Orbit of the Riemann zeta function in the complex plane (see also here)
Despite my long statistical and machine learning career both in academia and in the industry, I never heard of complex random variables until recently, when I stumbled upon them by chance while working on some number theory problem. However, I learned that they are used in several applications, including signal processing, quadrature amplitude modulation, information theory and actuarial sciences. See here and here.
In this article, I provide a short overview of the topic, with application to understanding why the Riemann hypothesis (arguably the most famous unsolved mathematical conjecture of all times) might be true, using probabilistic arguments. Stat-of-the-art, recent developments about this conjecture are discussed in a way that most machine learning professionals can understand. The style of my presentation is very compact, with numerous references provided as needed. It is my hope that this will broaden the horizon of the reader, offering new modeling tools to her arsenal, and an off-the-beaten-path reading. The level of mathematics is rather simple and you need to know very little (if anything) about complex numbers. After all, these random variables can be understood as bivariate vectors (X, Y) with X representing the real part and Y the imaginary part. They are typically denoted as Z = X + iY, where the complex number i (whose square is equal to -1) is the imaginary unit. There are some subtle differences with bivariate real variables, and the interested reader can find more details here. The complex Gaussian variable (see here) is of course the most popular case.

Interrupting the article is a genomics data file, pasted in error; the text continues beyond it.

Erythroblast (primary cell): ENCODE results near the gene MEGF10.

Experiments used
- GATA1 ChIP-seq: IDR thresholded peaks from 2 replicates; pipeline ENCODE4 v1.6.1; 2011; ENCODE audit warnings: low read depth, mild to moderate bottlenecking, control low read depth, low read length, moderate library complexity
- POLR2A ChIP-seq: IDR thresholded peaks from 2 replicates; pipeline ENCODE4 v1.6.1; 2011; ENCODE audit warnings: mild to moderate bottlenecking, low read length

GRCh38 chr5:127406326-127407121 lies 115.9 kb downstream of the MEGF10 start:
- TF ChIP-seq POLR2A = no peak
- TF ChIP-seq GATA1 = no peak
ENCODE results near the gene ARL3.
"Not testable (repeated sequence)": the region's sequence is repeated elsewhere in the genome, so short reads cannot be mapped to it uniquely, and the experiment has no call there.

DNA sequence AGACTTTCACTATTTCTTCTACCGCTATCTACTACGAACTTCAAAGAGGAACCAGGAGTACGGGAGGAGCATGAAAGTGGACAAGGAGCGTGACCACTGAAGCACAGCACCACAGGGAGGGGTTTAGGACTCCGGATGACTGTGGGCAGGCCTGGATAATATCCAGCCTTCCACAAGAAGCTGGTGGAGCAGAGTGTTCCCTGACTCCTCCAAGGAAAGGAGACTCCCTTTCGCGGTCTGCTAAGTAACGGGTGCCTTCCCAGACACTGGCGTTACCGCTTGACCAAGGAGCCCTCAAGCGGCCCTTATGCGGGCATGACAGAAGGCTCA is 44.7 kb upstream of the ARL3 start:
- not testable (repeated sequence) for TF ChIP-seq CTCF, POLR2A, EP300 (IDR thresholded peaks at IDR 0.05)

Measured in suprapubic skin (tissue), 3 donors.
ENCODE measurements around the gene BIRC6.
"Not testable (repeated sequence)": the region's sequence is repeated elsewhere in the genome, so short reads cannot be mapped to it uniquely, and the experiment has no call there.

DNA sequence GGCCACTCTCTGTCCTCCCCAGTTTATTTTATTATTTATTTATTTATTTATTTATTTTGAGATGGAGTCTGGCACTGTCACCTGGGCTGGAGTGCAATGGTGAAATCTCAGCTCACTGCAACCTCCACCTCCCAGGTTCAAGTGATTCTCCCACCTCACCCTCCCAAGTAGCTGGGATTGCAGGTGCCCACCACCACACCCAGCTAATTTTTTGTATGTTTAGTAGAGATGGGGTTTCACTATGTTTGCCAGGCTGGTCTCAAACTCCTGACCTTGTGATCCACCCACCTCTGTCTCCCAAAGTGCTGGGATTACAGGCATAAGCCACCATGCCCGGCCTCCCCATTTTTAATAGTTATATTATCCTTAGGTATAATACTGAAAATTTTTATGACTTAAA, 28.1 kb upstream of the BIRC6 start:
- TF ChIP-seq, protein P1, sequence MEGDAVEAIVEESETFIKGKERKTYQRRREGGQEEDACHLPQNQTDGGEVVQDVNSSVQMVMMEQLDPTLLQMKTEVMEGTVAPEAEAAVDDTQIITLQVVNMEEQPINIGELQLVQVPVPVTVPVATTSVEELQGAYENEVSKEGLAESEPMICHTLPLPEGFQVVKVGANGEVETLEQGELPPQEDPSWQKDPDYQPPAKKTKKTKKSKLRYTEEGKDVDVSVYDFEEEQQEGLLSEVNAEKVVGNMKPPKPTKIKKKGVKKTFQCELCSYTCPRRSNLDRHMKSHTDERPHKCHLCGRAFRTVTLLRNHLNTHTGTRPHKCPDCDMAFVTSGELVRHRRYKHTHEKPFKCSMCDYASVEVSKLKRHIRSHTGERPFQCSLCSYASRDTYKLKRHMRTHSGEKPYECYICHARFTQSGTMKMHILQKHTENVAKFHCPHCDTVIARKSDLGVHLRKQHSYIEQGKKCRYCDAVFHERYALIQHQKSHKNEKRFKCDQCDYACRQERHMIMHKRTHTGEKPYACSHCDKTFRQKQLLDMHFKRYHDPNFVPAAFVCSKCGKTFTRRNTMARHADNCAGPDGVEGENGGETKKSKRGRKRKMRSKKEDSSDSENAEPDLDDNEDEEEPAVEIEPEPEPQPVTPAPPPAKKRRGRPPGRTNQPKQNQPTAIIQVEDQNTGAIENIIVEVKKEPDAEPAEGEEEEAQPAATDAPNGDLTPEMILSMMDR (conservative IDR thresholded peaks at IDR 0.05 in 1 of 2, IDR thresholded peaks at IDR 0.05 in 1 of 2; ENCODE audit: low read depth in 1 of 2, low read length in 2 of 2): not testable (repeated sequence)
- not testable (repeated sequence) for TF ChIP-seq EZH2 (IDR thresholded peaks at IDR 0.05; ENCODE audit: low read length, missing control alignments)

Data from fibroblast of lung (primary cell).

1. Illustration with damped complex random walks
Let (Zk) be an infinite sequence of identically and independently distributed random variables, with P(Zk = 1) = P(Zk = -1) = 1/2. We define the damped sequence as
The originality here is that s = σ + it is a complex number. The above sequence clearly converges if the real part of s (the real number σ) is strictly above 1. The computation of the variance (first for the real part of Z(s), then for the imaginary part, then the full variance) yields:
Here ζ is the Riemann zeta function. See also here. So we are dealing with a Riemann-zeta type of distribution; other examples of such distributions are found in one of my previous articles, here. The core result is that the damped sequence not only converges if σ > 1 as announced earlier, but even if σ > 1/2 when you look at the variance: σ > 1/2 keeps the variance of the infinite sum Z(s), finite. This result, due to the fact that we are manipulating complex rather than real numbers, will be of crucial importance in the next section, focusing on an application.
It is possible to plot the distribution of Z(s) depending on the complex parameter s (or equivalently, depending on two real parameters σ and t), using simulations. You can also compute its distribution numerically, using the inverse Fourier transform of its characteristic function. The characteristic function computed for τ being a real number, is given by the following surprising product:
1.1. Smoothed random walks and distribution of runs
This sub-section is useful for the application discussed in section 2, and also for its own sake. If you don't have much time, you can skip it, and come back to it later.